Telling the Old Stories ~ a Meditation on Nature Myths

by Diane Edgecomb, Sharing the Fire 2016 Workshop Presenter

edgecomb headshotYou don’t often hear, ‘Wow, I heard a really cool nature myth today!’
You probably won’t hear, ‘Did I tell you the one about how the Evergreens came to be?’ at the neighborhood bar.

They may not be the most popular narratives these days but I say that Nature Myths* are the most sorely missed. So much missed that we have forgotten what they once taught us to know.

One thing they taught us is that we belong to the land, as much as if not more than it belongs to us. We lost that sense as the old stories that rooted our imaginations in the landscape were shredded by assimilation and modernization. We have continued to travel further and further from that Eden, from the feeling that we are in a unified place. We are faced more and more with things we do not know how to process, in terms that are alien to our soul. Mythology, revisited and reinvigorated, can still be a deeply orienting narrative. Myths speak in the archetypal language of dreams and meaning, encouraging us to suspend disbelief and to wonder as a child does at the marvel that is our world.

I have worked with nature mythology for all of my life as a storyteller, plumbing its depths for Seasonal Celebrations, Stories in the Landscape, explorations of specific natural elements like trees and flowers and more. What I find is that these old stories always challenge me to think more deeply about a creature or plant or celestial body. When I am outdoors, those tales accompany me – encouraging meditative thoughts on the natural world and revealing each plant or insect in a new way. Sometimes I feel as though surrounding a natural element with a myth is like gifting it with a new perfume!

For me now, these old stories clothe the world, drawing my imagination closely to it. Truth be known, that is why I began the search. Feeling alienated from the natural world when I grew up and stopped building forts and running through the pastureland and became a responsible adult, I wanted more than ever to find a way and a reason to have nature still be my constant companion. Exploring nature myths has been a ‘way’ for me and my wish is to bring my discoveries to others.

Whenever someone says to me after hearing a myth on roses, “I will never see a rose in the same way again.” I know the right chord has sounded. What they mean when they say ‘see’ is ‘experience.’

The Australian Aborigines call the time of myth the Dreamtime. One of their tribes has a beautiful saying: “It’s true that we need the earth, but that is not the whole story. The earth needs us. It needs to hear the laughter of our children. It needs to hear the pounding of feet to the rhythm of the dance and it needs to hear the old stories told in a sacred manner.”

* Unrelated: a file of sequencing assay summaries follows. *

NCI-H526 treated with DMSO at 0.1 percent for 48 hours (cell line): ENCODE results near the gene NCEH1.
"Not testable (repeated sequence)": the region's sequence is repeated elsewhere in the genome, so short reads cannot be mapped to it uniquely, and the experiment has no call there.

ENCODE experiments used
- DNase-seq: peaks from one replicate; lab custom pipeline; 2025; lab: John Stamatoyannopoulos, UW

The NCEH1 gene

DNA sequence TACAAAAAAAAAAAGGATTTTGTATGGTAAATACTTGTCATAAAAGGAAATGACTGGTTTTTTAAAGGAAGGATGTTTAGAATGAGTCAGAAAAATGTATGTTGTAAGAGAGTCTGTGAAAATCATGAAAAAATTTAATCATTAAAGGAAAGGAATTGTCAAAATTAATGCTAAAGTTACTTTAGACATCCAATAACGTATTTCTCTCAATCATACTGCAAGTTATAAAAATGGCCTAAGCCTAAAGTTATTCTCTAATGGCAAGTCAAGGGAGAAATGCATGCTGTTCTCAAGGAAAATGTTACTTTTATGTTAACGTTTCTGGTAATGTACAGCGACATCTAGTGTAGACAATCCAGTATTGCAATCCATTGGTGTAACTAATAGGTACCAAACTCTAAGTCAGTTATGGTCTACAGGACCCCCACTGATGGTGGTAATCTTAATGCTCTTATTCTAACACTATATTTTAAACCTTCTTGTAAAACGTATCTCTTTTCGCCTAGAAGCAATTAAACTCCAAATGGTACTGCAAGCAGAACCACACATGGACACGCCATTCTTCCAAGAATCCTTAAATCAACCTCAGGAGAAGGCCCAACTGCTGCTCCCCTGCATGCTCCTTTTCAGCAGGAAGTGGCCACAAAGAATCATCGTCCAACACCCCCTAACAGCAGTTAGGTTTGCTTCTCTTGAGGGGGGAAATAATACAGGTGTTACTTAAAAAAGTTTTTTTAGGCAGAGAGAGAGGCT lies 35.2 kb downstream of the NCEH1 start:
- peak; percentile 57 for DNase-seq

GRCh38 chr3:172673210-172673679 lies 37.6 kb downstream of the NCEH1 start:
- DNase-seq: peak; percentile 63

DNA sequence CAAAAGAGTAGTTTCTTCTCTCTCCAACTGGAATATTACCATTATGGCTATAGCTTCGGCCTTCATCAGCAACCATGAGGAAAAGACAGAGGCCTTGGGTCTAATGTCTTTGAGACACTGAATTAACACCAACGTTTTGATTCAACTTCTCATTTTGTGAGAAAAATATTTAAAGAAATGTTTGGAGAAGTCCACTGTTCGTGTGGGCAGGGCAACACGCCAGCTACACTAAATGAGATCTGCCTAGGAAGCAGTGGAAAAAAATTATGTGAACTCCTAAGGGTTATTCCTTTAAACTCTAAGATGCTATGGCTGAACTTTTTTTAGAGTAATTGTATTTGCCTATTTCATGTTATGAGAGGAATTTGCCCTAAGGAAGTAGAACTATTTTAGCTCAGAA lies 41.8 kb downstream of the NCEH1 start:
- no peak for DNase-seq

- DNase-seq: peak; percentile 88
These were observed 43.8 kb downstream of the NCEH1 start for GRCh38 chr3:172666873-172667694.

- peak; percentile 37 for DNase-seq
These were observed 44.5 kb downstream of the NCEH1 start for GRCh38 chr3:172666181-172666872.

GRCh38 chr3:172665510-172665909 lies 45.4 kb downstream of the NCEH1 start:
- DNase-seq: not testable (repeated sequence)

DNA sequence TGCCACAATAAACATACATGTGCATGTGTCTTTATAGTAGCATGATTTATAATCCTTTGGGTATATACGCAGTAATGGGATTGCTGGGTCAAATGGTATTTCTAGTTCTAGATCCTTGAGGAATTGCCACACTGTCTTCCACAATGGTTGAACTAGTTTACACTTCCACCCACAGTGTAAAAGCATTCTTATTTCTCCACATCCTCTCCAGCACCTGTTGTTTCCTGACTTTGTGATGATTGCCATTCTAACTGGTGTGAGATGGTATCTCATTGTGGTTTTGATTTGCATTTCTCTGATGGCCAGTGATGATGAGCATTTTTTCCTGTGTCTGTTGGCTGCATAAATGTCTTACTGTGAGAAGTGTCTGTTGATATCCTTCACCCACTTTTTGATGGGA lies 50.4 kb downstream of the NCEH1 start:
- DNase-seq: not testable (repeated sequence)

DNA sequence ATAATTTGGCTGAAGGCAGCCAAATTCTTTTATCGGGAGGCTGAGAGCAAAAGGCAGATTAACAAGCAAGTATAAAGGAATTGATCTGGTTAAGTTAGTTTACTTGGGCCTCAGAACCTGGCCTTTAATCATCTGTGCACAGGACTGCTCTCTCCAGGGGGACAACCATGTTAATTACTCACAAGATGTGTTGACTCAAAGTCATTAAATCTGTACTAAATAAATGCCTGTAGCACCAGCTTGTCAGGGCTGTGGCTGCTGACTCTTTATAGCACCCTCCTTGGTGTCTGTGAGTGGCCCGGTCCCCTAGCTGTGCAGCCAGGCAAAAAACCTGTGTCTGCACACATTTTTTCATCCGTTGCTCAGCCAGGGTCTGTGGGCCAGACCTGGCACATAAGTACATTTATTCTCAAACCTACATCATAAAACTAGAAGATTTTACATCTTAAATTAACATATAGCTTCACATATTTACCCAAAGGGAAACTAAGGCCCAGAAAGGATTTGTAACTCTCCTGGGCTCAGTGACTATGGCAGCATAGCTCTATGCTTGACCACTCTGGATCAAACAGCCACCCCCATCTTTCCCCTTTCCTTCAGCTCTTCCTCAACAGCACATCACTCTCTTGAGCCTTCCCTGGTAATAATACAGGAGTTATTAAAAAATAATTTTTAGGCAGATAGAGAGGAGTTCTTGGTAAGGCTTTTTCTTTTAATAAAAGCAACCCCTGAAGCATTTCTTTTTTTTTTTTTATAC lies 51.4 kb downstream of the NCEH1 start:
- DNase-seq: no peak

Does the earth need to hear the ancient stories? I say YES, it needs to hear them and so do we need to be tied back to them as we were “in the beginning time.”

We are such an important element of nature. Better weavers than the spiders. Our myths were designed to weave our intangible imagination into the fabric in such a way that we ourselves could be caught in delight, suspended in wonder and meaning.

Can you imagine that?

* By Nature Myths I am referring to ancient stories of origin that tell how elements in nature came to be, including Nature Mythologies where natural forces are personified.


Want to learn more about how nature myths can bring new life to your experience of nature as well as that of our communities? Register for Diane Edgecomb’s workshop, Nature Myths: Sourcing Meaning in the Natural World, at Sharing the Fire on Saturday, April 2 at 3:30.

Learn more about Diane and her work at www.livingmyth.com .

How have nature myths have shaped your life? Leave a comment.

 


Comments

Telling the Old Stories ~ a Meditation on Nature Myths — 5 Comments

  1. Dear Diane,

    such an important issue – the reminder to not forget to not only tell , but hear, immerse oneself, fall in love with these old tales for the sake of our world. thank you for all you do. love, Laura

  2. Well said Diane!

    Nature myths have given me a sense of wonder and belonging, when the wind, or the leaves of an aspen tree, or the colors of a beetle are presented in a tale. It reminds me of the quote from Muriel Rukeyser: “The universe is made of stories, not of atoms.” Perhaps stories deepen and “make” our experience, our perception of Nature.

  3. Diane,
    I am so happy when I read your blog. After all these years living by the Lake (Cochituate) I believe now that the glacial beginnings, the trees that grow here and later when they’d fall into the lake, gave messages about cycles of change that keeps inspiring me to want nature myth in my life. Time with you in past workshops or walking through tree paths with your stories has definitely given me the sense of wonder and awe. Unfortunately, I will only be at STF on Sunday for Jays telling. Story-poems is meaning so much to me now that I’m taking my extra time and dollars to work further over 9 sessions with Kate Chadbourne and then, hopefully be abel to join my love of myth with my own journey in storytelling again. Thank you so much for your ongoing life-work and love. L.

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